Thailand

Nuclear-weapon-free state

Has joined the TPNW

Signed: 20 September 2017

Ratified: 20 September 2017

 

Summary

Thailand has signed and ratified the Treaty on the Prohibition of Nuclear Weapons. It was among the original 50 states parties to the treaty when it entered into force on 22 January 2021.

 

Signature and ratification

Don Pramudwinai, the minister for foreign affairs of Thailand, signed the treaty when it opened for signature on 20 September 2017. He deposited the country’s instrument of ratification with the UN secretary-general on the same day.

Thailand was the equal first state to ratify the treaty.

In an address to the United Nations following the signing ceremony, Pramudwinai said that Thailand was proud to be among the first states to ratify the treaty: “We wish to call on others to do the same.”

Don Pramudwinai, the minister for foreign affairs of Thailand, signs the treaty and deposits the instrument of ratification on 20 September 2017. Photo: ICAN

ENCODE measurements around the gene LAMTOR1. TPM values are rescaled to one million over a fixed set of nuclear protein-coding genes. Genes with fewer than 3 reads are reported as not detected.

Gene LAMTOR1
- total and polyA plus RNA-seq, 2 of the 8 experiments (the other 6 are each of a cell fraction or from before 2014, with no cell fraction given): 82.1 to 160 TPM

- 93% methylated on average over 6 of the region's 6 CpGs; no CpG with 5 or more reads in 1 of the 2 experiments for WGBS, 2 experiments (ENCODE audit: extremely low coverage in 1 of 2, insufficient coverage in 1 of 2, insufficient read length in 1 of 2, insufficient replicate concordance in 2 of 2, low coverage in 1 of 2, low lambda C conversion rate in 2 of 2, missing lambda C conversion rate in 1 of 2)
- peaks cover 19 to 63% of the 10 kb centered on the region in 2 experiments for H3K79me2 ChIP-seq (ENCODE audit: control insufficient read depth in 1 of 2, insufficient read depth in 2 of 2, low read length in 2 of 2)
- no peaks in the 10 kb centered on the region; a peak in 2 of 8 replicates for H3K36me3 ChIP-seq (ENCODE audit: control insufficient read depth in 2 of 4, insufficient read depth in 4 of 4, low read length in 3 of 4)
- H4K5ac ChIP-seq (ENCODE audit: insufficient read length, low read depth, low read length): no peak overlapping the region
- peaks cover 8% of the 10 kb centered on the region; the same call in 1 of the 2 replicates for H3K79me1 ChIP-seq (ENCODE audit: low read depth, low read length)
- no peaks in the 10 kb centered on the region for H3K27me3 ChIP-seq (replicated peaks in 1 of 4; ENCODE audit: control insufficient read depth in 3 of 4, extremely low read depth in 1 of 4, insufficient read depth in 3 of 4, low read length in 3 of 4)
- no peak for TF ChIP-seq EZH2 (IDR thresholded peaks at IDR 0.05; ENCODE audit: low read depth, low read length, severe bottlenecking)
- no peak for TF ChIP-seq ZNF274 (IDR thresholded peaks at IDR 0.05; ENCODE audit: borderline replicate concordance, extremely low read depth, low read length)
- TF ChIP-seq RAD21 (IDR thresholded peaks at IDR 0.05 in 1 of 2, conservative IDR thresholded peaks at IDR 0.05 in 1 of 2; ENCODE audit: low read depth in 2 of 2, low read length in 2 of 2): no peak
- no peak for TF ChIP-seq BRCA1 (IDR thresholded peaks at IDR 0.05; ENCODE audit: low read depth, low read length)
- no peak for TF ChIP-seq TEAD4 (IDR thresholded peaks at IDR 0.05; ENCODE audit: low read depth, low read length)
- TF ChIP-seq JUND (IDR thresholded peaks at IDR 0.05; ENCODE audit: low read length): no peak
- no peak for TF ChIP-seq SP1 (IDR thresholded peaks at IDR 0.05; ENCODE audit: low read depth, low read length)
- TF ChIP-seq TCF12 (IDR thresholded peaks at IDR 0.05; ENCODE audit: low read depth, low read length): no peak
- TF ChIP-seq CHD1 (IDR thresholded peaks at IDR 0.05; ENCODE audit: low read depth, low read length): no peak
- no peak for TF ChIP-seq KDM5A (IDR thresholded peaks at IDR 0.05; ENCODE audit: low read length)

Implementation

In accordance with Article 2 of the treaty, Thailand submitted a declaration to the UN secretary-general on 15 February 2021 confirming that it does not own, possess, or control nuclear weapons, has never done so, and does not host any other state’s nuclear weapons on its territory.

Per Article 12, Thailand has promoted universal adherence to the treaty, including by co-sponsoring and consistently voting in favour of an annual UN General Assembly resolution since 2018 that calls upon all states to sign, ratify, or accede to the treaty “at the earliest possible date”.

In October 2020, Pramudwinai encouraged nations to “keep up this momentum and continue to put in collective efforts both to ratify the treaty and to urge our friends from near and far who have yet to join to do so”.

In a statement to the United Nations in September 2019, Thailand said that the treaty “truly reflects a global call to rid the world of these terrible weapons” and urged “all states to sign and ratify the treaty at the earliest opportunity”.

In August 2018, Thailand hosted a regional workshop in Bangkok to encourage all other Southeast Asian states to become parties to the treaty. Delegations representing nine states from the region attended the workshop.